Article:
The FOIA request filed in November turned up pages and pages of correspondence between the OPPL’s Business Manager, Scott Remmenga, and various entities at both Hanover and ACE after Bittman was sued in federal court by a man named Chris Sevier, an anti-pornography activist who named Bittman as a defendant in a lawsuit he filed in the United States District Court for the Eastern District of Pennsylvania. Sevier’s lawsuit alleges product liability, violation of the RICO Act, violations of good faith, failure to operate as expected, breach of duty, threat to public, failure to disclose, fraud, misrepresentation, negligence, violation of state Consumer Protection standards, violation of the Lanham Act, false advertising, intentional and negligent infliction of emotional distress, outrageous conduct, and conspiracy.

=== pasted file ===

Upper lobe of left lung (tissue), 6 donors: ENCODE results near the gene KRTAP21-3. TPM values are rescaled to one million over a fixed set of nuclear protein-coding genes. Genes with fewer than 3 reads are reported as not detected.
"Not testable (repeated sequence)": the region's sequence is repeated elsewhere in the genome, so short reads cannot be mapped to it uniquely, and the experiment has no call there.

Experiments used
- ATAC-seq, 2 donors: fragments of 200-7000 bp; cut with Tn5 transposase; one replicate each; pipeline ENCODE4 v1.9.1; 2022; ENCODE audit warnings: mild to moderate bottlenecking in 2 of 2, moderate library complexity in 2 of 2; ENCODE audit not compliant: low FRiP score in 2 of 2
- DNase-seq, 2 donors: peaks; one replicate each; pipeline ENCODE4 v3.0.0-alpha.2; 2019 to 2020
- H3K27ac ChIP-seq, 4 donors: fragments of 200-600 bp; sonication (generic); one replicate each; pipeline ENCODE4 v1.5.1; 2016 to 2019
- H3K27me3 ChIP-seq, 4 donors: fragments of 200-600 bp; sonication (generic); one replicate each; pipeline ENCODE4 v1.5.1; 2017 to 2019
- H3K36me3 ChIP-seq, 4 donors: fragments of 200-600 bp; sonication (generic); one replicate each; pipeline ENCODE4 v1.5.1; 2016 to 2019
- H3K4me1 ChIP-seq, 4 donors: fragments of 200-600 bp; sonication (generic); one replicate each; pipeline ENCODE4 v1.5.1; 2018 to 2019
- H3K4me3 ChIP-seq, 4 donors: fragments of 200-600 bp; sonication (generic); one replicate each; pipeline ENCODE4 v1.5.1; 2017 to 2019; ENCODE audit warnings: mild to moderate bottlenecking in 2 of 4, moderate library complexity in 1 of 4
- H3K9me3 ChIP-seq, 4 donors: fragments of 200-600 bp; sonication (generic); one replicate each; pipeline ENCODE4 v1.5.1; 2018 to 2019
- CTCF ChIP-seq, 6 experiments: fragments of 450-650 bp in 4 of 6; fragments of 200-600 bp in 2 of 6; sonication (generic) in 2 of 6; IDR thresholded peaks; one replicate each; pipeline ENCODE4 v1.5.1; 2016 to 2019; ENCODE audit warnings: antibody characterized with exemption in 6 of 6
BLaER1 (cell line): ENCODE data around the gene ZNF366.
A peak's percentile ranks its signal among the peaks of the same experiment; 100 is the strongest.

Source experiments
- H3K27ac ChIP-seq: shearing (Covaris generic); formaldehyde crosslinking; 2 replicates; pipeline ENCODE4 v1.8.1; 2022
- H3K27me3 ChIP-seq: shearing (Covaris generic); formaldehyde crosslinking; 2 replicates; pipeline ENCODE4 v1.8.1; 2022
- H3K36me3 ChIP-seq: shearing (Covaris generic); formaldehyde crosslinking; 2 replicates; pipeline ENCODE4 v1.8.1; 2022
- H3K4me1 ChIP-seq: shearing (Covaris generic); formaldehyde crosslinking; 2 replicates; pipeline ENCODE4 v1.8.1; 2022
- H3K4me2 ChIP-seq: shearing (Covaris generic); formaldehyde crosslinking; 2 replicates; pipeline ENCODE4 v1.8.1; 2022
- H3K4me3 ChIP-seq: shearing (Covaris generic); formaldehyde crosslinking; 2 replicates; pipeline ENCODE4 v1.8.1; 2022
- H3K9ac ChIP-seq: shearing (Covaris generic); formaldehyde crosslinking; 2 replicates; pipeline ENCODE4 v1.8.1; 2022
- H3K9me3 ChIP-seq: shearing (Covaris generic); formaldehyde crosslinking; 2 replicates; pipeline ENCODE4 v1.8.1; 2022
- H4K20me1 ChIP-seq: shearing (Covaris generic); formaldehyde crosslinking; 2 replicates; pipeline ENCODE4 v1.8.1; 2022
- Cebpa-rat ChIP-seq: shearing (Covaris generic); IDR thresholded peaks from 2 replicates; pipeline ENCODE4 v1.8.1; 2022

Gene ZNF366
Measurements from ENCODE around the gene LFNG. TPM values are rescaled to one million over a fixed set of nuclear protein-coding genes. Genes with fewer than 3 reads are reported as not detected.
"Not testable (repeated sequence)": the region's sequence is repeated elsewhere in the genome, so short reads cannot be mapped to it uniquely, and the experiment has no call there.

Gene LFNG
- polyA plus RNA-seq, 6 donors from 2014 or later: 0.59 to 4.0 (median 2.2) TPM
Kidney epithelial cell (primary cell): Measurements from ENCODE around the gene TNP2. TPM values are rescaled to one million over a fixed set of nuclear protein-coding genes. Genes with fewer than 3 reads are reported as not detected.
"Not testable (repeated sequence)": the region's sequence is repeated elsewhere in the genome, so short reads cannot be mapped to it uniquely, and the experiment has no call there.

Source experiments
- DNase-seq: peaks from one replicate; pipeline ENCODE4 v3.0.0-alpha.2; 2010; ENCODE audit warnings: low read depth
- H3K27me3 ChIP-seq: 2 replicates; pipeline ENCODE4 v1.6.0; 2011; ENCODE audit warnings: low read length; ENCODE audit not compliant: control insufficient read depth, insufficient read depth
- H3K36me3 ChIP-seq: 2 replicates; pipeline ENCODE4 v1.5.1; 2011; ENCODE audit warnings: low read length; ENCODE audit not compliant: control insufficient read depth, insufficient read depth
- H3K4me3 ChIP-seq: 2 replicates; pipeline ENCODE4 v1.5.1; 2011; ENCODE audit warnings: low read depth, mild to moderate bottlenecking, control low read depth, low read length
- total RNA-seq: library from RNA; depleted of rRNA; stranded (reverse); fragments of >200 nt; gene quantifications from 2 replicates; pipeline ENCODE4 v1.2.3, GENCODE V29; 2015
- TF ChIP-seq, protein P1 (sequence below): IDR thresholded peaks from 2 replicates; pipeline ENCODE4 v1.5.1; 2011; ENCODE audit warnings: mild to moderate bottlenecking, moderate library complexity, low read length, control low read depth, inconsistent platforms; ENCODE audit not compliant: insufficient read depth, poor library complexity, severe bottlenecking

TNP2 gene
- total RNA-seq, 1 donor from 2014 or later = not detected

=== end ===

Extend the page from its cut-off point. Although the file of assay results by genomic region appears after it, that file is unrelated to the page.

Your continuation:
After Bittman invoked the Indemnification Policy, the Library asked Hanover to provide Bittman with attorneys to defend her in Sevier’s suit. Hanover, however, refused to provide coverage and rejected the Library’s claim for defense and indemnity to Bittman in the matter of Sevier v. Bittman, et al.
The OPPL then turned to its second insurance company and asked ACE to provide Bittman with attorneys under its Public Entity Liability Policy. ACE complied by assigning a man named Keith Bergin as the adjuster for this claim and hiring James Brown (presumably not the deceased Godfather of Soul, but another man by the same name) and James Kahn of the firm Margolis Edelstein to represent Bittman in the matter with Sevier.
So, in two separate lawsuits, Bittman obtained complimentary legal representation paid for by the Library’s two separate insurance carriers by stating that she is a public official and invoking a public official’s indemnity provisions.